Financial Origins of GFF

You wanna hear a sorry tale of how a not so poor boy made not so good? Well listen up, here are my financial origins. This is based on the idea from Indeedably on Sovereign Quest there are other bloggers stories (my faves 1, 2, 3, 4). This is mine:

Just for clarity, this is just the back story of Me, the Gentleman in the Gentleman’s Family and not the Lady who has her own back story.

I grew up in one of the red areas on the map below of Northern Ireland. Red means bad or in modern parlance it’s an “area of multiple deprivation” and by any measure where I lived was not great. When we go back to visit it, I’m surprised at how much poorer it is to where we are now and I have a deep sense of pity for those that are still there – struggling to get by. We don’t even live in that nice a place to be honest, anyway that’s not to say that we were poor growing up or that everyone there is poor now – in some ways there’s perhaps greater disparity between wealth in poorer areas where having a stable job of a teacher, pharmacists or nurse means you can afford a comfortable life whereas in London those same jobs can mean you are less well of compared to the 1 in 10 millionaires.

My parents were teachers who I believed came from a long line of respectable people. I was raised to be and felt middle class and since a teachers salary was generous back in those days and there was (I suspect) some family wealth passed down, we lived in a house that was spacious and warm, had gardens and a garage. I grew up however with a large number of brothers (you can guess that I was raised catholic) and that meant that money was tight. What that meant in practice was not getting things that I wanted and growing up in the 1980s where TV & toy manufacturers were conspiring to make us obedient consumers, there was a constant internal disquiet between what I had and what I wanted and I always felt let down by what I’d get. In some ways, I learnt early on that money could buy you what you wanted.

I’m told that every child has a happy childhood and I was no different. And with all that said life was good despite some of the scenes from Derry Girls seeming like it’s partially autobiographic; we didn’t really want for anything, there was always bread on the table (+ cheese) and it was a happy childhood. I also didn’t know about the relative deprivation of where I grew up. I also suppose that I had few troubles growing up as the salaries were paid monthly. My mother did stop work for a number of years to look after the kids (which I wrongly attributed to me and felt a lot of guilt over later on) and it did result in a few lean years. However, by the time my mother was back in work, the economic scar tissue was already there in my mind.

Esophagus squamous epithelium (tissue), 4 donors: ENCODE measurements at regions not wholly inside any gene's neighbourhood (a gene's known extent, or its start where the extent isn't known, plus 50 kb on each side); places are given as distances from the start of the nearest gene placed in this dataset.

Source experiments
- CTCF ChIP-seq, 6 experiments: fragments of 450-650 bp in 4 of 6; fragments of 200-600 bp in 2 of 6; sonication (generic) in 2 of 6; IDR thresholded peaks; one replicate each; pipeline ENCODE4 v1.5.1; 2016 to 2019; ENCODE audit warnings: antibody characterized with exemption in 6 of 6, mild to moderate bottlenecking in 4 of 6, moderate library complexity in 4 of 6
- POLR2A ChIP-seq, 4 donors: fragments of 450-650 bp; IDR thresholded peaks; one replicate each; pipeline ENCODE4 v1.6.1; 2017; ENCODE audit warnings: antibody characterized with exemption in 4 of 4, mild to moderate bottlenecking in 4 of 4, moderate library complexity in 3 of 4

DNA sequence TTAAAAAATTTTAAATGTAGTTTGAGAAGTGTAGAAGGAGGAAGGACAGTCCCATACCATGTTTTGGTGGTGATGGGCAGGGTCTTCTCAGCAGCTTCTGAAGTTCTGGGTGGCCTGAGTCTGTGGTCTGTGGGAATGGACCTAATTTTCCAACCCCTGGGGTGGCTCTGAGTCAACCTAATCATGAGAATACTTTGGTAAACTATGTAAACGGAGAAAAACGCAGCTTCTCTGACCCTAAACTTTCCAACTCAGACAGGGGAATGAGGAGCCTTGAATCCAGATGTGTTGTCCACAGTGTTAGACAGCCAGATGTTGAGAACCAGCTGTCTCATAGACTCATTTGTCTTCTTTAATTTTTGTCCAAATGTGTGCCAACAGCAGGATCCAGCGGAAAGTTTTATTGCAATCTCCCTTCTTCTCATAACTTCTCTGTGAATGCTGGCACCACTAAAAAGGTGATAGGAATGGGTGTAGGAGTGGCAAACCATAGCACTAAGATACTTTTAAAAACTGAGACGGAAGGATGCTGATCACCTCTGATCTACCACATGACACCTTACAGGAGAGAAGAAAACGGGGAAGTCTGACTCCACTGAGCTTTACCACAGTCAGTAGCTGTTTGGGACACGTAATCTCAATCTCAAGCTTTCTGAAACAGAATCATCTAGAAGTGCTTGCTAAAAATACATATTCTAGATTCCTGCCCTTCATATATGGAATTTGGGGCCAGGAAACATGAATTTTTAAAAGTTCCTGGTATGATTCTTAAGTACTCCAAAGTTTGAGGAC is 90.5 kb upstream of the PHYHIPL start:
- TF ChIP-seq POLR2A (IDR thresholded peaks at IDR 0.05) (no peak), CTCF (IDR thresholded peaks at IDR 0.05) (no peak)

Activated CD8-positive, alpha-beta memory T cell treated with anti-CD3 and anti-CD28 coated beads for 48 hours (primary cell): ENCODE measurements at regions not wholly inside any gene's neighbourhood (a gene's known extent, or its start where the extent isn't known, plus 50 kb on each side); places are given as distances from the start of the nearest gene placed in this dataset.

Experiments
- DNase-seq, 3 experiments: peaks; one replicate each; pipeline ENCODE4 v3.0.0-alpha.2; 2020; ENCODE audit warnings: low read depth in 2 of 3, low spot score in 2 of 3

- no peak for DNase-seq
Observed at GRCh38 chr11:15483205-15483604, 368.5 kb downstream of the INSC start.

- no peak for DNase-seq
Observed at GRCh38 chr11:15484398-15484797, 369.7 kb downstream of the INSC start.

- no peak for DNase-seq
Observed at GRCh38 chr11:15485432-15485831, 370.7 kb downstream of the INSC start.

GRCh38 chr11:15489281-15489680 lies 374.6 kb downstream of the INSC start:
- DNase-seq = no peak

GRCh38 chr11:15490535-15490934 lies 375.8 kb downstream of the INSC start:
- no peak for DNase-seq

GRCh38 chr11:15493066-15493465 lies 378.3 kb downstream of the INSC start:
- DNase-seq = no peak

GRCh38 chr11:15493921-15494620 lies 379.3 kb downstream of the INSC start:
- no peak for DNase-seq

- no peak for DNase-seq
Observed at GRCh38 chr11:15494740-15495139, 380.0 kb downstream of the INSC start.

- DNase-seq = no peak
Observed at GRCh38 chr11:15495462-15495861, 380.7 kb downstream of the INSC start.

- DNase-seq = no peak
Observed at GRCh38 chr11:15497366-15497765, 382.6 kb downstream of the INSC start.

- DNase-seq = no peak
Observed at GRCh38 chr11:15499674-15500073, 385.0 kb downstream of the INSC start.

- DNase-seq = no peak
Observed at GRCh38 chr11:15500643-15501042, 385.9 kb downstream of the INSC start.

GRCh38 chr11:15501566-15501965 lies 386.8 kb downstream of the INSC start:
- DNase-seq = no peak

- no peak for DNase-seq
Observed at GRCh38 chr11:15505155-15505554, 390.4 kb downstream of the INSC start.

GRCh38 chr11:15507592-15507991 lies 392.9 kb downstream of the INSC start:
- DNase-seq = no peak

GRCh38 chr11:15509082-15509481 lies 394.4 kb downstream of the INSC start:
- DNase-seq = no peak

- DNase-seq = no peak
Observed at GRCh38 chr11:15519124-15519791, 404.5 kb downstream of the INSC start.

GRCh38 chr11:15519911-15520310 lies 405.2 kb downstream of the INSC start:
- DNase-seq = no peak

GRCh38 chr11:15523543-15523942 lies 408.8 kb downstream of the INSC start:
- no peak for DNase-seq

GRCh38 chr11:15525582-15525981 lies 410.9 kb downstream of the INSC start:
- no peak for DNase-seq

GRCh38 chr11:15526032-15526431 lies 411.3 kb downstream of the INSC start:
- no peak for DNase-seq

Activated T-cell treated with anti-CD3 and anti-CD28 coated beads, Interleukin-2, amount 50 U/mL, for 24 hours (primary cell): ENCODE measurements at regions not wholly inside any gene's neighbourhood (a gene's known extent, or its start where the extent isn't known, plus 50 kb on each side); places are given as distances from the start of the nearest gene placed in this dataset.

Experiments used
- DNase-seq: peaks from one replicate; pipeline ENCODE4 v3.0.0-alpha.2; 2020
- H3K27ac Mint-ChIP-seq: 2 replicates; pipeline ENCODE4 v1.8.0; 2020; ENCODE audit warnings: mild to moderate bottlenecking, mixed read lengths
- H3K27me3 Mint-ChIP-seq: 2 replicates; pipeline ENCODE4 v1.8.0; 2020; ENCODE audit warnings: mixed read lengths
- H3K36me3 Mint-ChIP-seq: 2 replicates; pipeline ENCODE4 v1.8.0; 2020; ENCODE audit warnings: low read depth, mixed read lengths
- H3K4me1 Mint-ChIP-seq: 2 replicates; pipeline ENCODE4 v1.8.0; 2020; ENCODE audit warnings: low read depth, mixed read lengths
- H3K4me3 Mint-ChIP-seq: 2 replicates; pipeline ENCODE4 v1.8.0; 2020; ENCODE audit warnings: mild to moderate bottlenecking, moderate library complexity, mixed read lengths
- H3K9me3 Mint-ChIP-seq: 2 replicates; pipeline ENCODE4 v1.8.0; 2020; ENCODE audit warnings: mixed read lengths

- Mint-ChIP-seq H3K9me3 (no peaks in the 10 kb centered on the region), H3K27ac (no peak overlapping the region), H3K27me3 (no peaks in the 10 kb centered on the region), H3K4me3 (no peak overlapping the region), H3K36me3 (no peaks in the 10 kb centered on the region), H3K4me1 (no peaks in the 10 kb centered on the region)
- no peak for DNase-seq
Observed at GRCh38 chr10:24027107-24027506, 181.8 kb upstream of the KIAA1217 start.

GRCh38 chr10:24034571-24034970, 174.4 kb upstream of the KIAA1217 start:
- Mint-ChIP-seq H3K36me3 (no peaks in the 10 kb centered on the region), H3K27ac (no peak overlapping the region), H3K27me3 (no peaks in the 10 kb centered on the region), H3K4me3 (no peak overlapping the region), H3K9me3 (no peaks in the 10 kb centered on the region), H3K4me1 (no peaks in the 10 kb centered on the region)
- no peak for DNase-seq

Money and the young mind

The New 5 Pence Piece

There comes a time when the world of your perception becomes clouded by money and then it suddenly comes into focus. Maybe for good reasons; talking about money was considered taboo, and looked down upon as something less civilised and cultured people a us – but I became possibly obsessed at around the age of 9 or 10 I think. I even went so far as to ask for a cash box or petty cash tin. like this one for Christmas or my birthday one year – and I got it, that was my main present. That morning overjoyed at the gift, I ran into my parents bedroom and my Dad said I could take a coin from his trousers hanging up in the wardrobe. I remember picking (blind) a new 5p coin (introduced in 1990 when I was 8) and I proudly put it in the cash box. The fact that I didn’t blindly search again for something of higher value showed that I may have been obsessed with money but at least I wasn’t greedy or I just wasn’t very smart.

The Cost of a Pound

At a 12/13 yer old I had a paper round. Delivering the local rag for 4p each. 28 papers a day, 6 days a week made up £7.12 a week plus tips of £1 or so. It was hard work, a mile cycle there, 2 miles round and a mile back in all weather and I often had to deal with street bullies, mad dogs and mad bullies. It kept me fit cycling away from danger. There were tips too and managing money and your time and dealing with late payers and all that. It taught me a lot but looking back it was slave labour! The biggest lesson that I learnt was the value of a pound, or more prescisely what it costs to earn it.

Sadly the money was wasted on clothes, sweets and whatnot. My brother who had a similar round saved his and bought a second hand SEGA Megadrive (when PS1 was just released) which was a better way to spend it.

Dead -End Job

At 17 I applied for, interviewed and was offered a job at a new supermarket that was opening in our town. There were something like 10,000 applicants to 700 jobs, so getting one made me feel like I was doing something right. The pay was about £3.12 an hour but higher at weekends, after 6pm and time and three quarters on a Sunday.

Whilst I didn’t learn much from the job as such, it was fun with the other people there and easy enough to do. What did surprise me however was how the title of “assistant fresh produce supervisor” could turn people into complete assholes – all for a few pence an hour more in terms of pay.